• Breastfeeding mothers and young children or infants.

In such cases, try to see a physician as soon as possible after taking the KI tablet.

There are different doses of tablets to be taken by different age groups, one tablet is not for all.

This is because the thyroid glands of a fetus and of an infant are most at risk of injury from radioactive iodine.

All infants, including breast-fed infants need to be given the dosage of KI (potassium iodide) recommended for infants.

Infants (particularly newborns) should receive a the dosage as advised by the authorities because more than a single dose may lead to later problems with normal development.

Children and young adults are recommended to take the tablets even though the sensitivity level to radioactive iodine may vary with increased age.
Pregnant women must note that all forms of iodine ( stable or radioactive) cross the placenta. They should take a potassium iodide (KI) tablet to protect the growing fetus.

It is likely that together with breastfeeding women they will after the two day dose be prioritised to receive other protective action measures.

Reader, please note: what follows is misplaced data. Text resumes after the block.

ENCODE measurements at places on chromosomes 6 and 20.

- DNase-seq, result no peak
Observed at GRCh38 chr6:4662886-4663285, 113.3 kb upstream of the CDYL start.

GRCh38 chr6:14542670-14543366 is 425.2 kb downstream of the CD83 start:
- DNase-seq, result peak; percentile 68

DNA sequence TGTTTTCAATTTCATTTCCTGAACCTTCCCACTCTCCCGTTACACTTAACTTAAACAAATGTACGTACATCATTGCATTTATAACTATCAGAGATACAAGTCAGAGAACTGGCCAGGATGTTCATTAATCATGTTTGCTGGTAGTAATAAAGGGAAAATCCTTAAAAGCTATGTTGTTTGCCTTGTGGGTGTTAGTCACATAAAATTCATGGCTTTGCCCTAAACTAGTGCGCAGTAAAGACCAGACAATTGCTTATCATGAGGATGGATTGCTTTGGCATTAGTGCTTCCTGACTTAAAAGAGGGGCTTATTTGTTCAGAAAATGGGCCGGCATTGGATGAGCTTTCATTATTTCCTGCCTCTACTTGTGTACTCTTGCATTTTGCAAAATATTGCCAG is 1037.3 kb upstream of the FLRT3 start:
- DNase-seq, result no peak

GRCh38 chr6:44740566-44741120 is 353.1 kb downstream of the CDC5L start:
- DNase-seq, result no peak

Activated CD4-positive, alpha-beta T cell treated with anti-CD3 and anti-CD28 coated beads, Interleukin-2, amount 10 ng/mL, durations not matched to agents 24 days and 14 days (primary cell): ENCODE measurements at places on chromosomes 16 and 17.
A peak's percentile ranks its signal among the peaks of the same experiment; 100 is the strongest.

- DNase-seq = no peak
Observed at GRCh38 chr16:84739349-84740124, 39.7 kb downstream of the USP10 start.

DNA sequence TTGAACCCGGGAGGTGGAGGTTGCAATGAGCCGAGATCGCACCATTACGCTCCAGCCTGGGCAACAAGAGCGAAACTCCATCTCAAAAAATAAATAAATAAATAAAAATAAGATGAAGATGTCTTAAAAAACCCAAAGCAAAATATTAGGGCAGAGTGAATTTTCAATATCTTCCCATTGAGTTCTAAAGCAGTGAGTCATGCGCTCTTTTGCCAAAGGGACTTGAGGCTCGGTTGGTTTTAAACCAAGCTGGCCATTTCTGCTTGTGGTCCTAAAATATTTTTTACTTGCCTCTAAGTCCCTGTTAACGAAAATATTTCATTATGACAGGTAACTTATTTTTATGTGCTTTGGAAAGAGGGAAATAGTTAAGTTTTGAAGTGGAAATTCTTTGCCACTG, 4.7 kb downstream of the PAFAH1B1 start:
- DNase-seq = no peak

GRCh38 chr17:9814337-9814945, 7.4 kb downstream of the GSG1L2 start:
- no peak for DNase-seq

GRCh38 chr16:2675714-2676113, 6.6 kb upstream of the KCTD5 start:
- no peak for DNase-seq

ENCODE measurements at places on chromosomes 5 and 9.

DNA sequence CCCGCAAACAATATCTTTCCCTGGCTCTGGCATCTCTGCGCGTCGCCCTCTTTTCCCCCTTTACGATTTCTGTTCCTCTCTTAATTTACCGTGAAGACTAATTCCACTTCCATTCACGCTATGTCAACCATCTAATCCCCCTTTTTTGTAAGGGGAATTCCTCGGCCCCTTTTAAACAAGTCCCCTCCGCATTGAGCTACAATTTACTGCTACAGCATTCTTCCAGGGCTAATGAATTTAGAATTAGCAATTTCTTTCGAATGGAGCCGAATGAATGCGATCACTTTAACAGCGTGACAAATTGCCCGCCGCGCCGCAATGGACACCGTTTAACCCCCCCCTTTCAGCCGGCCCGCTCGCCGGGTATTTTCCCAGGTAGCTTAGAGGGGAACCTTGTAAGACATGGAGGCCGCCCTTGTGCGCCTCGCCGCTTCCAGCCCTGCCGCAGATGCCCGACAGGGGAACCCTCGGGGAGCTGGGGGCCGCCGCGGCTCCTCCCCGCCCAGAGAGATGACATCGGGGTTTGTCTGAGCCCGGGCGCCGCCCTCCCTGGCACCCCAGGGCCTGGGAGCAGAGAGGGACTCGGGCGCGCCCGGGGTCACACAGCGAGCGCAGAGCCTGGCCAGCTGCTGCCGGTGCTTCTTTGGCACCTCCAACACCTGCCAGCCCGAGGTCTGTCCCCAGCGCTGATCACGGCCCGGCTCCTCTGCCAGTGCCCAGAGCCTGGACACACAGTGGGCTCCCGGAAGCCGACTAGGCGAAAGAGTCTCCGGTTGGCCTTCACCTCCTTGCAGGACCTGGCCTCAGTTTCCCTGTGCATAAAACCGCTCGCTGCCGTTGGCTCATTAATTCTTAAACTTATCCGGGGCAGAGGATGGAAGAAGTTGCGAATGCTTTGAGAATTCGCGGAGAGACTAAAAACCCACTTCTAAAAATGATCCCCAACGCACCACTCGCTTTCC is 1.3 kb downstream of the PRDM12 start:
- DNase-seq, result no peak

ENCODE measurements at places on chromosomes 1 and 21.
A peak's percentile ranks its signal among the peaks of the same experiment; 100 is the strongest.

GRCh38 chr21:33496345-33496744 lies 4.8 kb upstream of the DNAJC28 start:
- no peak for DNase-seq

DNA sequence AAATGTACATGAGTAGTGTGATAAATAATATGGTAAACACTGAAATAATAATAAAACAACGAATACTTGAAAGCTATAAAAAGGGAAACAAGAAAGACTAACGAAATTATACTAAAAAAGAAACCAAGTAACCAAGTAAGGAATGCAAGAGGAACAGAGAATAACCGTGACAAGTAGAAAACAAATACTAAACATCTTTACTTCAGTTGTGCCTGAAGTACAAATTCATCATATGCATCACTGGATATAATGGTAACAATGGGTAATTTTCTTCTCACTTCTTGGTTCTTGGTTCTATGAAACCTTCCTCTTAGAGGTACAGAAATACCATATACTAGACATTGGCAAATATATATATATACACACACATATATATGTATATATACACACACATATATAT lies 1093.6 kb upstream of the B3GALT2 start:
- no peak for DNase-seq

Adults especially if over 40 should take the potassium iodide when directed.

This is because low-level contamination of radioactive iodine carries a low chance of developing thyroid cancer or thyroid injury. As the adult age increases to 60 plus, the risk of side effects increases.

If you are in any doubt, please see your local Swiss medical practitioner or pharmacist who will be happy to provide you with advice.

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Zurich`s nuclear event in case of nuclear power plant emergency FAQ

The authorities will use sirens to first alert those affected by the nuclear incident.

It will be a general alarm and is a prompt to:

Ask you to listen to the radio, to listen to the instructions from the authorities.
To inform your neighbours as quickly as possible, especially the elderly or infirm.

The authorities will then use the radio and other media to communicate with residents and those who are affected.

The taking of iodine tablets (potassium iodide 65 AApot) is not necessary immediately.

The radioactivity levels are measured nationwide and only in those people in municipalities where a radioactive exposure is detected or can be expected with certainty will be told by the authorities to take the pills.


Please note that once a year, usually on the 1st Wednesday in February – a siren test is carried out across Zurich.

The alarm will be your first notice from the Swiss authorities of an incident. It is their priority to protect the population as best as they can during the radioactive emergency.